A Cruise Director's Calling
"At the Captain's Table" is Cruise Critic's original series of stories penned by Joyce Gleeson-Adamidis. Joyce knows the ins and outs of life onboard -- both as a cruise ship staff member and as the wife of Celebrity Cruises' venerable Captain Adamidis -- and offers a behind-the-scenes perspective on issues facing cruisers and the cruise industry.
A Cruise Director's Calling
A passenger approaches. "Excuse me, do these stairs work?" she innocently asked. My reply, brimming with joie de vivre, "no, the stairs are out of order today, please take the elevator next to them." Turning with a silly grin on her face she giggled, "Darling, that was the daftest question I have ever dared to ask." We fell about laughing.
As a former cruise director, let me confess that we all have a long list of things people say that over the years just gets funnier. It's all par for the course in what is one of the most passenger-oriented jobs onboard any cruise ship.
Cruise directors come in all sorts of shapes and sizes. Once, the position was male dominated; today, the female population is on a steady rise. I am proud to have been one of the few first women to have achieved the position. And yet, the gender really doesn't matter. What's more important is that the job requires a particular sort of personality, a person who is charming and energetic, but who is also organizationally talented and can confront challenges head on.
First, I'll tell you that cruise directors, if they're going to succeed, need to be self-assured and assertive leaders who can multi-task. Thin skins (taking things personally) are a detriment because cruise directors face the highest number of personality traits of any job known to mankind (and, indeed, we have our own egos to keep in check or face the wrath of passengers or coworkers!).
Some folks think that a position such as cruise director is a mere summer job, one that people do for fun. It can be quite fun, mind you, but there are tremendous responsibilities. First: Cruise directors are officers of their ships.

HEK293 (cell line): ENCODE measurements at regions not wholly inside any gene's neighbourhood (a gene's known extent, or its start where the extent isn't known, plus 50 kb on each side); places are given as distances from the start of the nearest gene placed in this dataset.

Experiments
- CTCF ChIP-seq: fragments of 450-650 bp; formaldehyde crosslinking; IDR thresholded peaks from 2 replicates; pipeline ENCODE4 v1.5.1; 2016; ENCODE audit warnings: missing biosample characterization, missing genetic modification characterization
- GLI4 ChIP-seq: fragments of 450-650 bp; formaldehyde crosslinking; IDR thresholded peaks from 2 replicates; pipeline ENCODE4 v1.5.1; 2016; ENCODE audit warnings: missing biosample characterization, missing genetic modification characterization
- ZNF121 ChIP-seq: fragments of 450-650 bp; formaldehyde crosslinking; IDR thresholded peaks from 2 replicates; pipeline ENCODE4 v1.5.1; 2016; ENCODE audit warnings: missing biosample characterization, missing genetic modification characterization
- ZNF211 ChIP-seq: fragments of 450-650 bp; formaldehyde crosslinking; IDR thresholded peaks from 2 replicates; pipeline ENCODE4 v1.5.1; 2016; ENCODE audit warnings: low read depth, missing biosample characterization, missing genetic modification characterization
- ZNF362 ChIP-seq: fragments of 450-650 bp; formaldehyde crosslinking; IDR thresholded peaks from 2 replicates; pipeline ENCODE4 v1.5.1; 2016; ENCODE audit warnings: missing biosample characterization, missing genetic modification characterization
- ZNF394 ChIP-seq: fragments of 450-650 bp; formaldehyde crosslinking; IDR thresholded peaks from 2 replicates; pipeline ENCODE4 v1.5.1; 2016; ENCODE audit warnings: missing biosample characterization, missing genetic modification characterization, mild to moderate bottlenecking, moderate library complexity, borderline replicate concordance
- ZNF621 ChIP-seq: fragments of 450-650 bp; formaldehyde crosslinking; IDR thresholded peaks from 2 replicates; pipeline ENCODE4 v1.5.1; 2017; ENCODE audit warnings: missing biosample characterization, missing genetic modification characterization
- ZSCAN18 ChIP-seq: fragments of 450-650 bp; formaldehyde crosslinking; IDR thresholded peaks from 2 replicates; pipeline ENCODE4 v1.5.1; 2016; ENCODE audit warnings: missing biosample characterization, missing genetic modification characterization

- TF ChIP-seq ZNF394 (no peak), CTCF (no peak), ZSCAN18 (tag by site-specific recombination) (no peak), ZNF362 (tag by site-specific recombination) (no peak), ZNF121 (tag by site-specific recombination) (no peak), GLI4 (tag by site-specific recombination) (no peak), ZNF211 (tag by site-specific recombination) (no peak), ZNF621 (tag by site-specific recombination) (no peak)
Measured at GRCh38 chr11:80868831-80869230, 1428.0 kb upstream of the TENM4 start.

Cruise directors rotate between various itineraries and ships with distinct differences in operating procedures and personnel (and management styles). They direct passenger services, from activity programs and public announcements to "welcome onboard" and disembarking information. As passengers' most visible liaison, they serve as a conduit to those with problems, either finding a way to fix them or sending them on to the appropriate department.
As well, the cruise director must have full knowledge of ships' safety procedures issued by ISM (International Safety Management) and security measures, and keep staff informed of appropriate behavior and conduct among their fellow crew and passengers. The position also entails that these staffers manage their own ever-growing departments, keeping an eye over the conduct and performance of these staffers. Exhausted yet?
He or she must organize schedules for a staff of lecturers, speakers, special guest performers and on-staff entertainers for regular onboard programs. The position requires a professional with excellent public speaking and writing skills, confidence in working with large numbers of people, and an ability to keep their cool in even the most trying circumstances.
We must add that they are essential in attending VIP functions, private parties, such as the Cruise Critic onboard gatherings, and ship-organized events, such as past passenger and welcome aboard receptions.